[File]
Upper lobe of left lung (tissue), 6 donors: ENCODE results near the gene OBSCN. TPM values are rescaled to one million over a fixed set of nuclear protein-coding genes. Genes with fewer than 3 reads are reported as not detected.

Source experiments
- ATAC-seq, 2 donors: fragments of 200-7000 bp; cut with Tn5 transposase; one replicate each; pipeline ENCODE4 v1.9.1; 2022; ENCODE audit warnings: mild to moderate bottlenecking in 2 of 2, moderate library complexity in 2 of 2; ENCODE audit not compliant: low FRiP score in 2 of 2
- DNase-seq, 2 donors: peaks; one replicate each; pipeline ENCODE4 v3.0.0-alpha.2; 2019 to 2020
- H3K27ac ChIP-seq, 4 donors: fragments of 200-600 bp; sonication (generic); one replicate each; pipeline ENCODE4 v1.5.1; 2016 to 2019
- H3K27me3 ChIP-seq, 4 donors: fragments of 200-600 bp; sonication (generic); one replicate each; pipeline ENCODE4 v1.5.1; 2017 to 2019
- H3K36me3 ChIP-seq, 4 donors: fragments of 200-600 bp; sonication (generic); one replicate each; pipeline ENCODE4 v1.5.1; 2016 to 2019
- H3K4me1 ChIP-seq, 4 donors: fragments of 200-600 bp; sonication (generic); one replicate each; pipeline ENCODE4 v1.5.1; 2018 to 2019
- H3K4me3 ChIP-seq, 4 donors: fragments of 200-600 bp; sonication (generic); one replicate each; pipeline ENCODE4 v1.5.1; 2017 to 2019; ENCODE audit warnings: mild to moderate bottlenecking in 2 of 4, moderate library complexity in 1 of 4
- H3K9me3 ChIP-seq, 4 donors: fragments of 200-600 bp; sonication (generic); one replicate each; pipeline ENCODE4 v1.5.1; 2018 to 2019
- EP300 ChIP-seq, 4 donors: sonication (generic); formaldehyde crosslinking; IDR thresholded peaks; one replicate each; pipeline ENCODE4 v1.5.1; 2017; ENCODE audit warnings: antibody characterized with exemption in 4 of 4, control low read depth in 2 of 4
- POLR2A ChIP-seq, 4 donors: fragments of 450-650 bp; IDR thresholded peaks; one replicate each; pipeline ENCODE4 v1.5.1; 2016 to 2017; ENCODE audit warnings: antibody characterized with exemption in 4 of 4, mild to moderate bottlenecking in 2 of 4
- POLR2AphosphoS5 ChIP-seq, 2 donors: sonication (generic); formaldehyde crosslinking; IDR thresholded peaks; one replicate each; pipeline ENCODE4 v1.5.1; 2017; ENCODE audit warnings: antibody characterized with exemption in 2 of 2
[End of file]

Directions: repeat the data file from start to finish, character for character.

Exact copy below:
Upper lobe of left lung (tissue), 6 donors: ENCODE results near the gene OBSCN. TPM values are rescaled to one million over a fixed set of nuclear protein-coding genes. Genes with fewer than 3 reads are reported as not detected.

Source experiments
- ATAC-seq, 2 donors: fragments of 200-7000 bp; cut with Tn5 transposase; one replicate each; pipeline ENCODE4 v1.9.1; 2022; ENCODE audit warnings: mild to moderate bottlenecking in 2 of 2, moderate library complexity in 2 of 2; ENCODE audit not compliant: low FRiP score in 2 of 2
- DNase-seq, 2 donors: peaks; one replicate each; pipeline ENCODE4 v3.0.0-alpha.2; 2019 to 2020
- H3K27ac ChIP-seq, 4 donors: fragments of 200-600 bp; sonication (generic); one replicate each; pipeline ENCODE4 v1.5.1; 2016 to 2019
- H3K27me3 ChIP-seq, 4 donors: fragments of 200-600 bp; sonication (generic); one replicate each; pipeline ENCODE4 v1.5.1; 2017 to 2019
- H3K36me3 ChIP-seq, 4 donors: fragments of 200-600 bp; sonication (generic); one replicate each; pipeline ENCODE4 v1.5.1; 2016 to 2019
- H3K4me1 ChIP-seq, 4 donors: fragments of 200-600 bp; sonication (generic); one replicate each; pipeline ENCODE4 v1.5.1; 2018 to 2019
- H3K4me3 ChIP-seq, 4 donors: fragments of 200-600 bp; sonication (generic); one replicate each; pipeline ENCODE4 v1.5.1; 2017 to 2019; ENCODE audit warnings: mild to moderate bottlenecking in 2 of 4, moderate library complexity in 1 of 4
- H3K9me3 ChIP-seq, 4 donors: fragments of 200-600 bp; sonication (generic); one replicate each; pipeline ENCODE4 v1.5.1; 2018 to 2019
- EP300 ChIP-seq, 4 donors: sonication (generic); formaldehyde crosslinking; IDR thresholded peaks; one replicate each; pipeline ENCODE4 v1.5.1; 2017; ENCODE audit warnings: antibody characterized with exemption in 4 of 4, control low read depth in 2 of 4
- POLR2A ChIP-seq, 4 donors: fragments of 450-650 bp; IDR thresholded peaks; one replicate each; pipeline ENCODE4 v1.5.1; 2016 to 2017; ENCODE audit warnings: antibody characterized with exemption in 4 of 4, mild to moderate bottlenecking in 2 of 4
- POLR2AphosphoS5 ChIP-seq, 2 donors: sonication (generic); formaldehyde crosslinking; IDR thresholded peaks; one replicate each; pipeline ENCODE4 v1.5.1; 2017; ENCODE audit warnings: antibody characterized with exemption in 2 of 2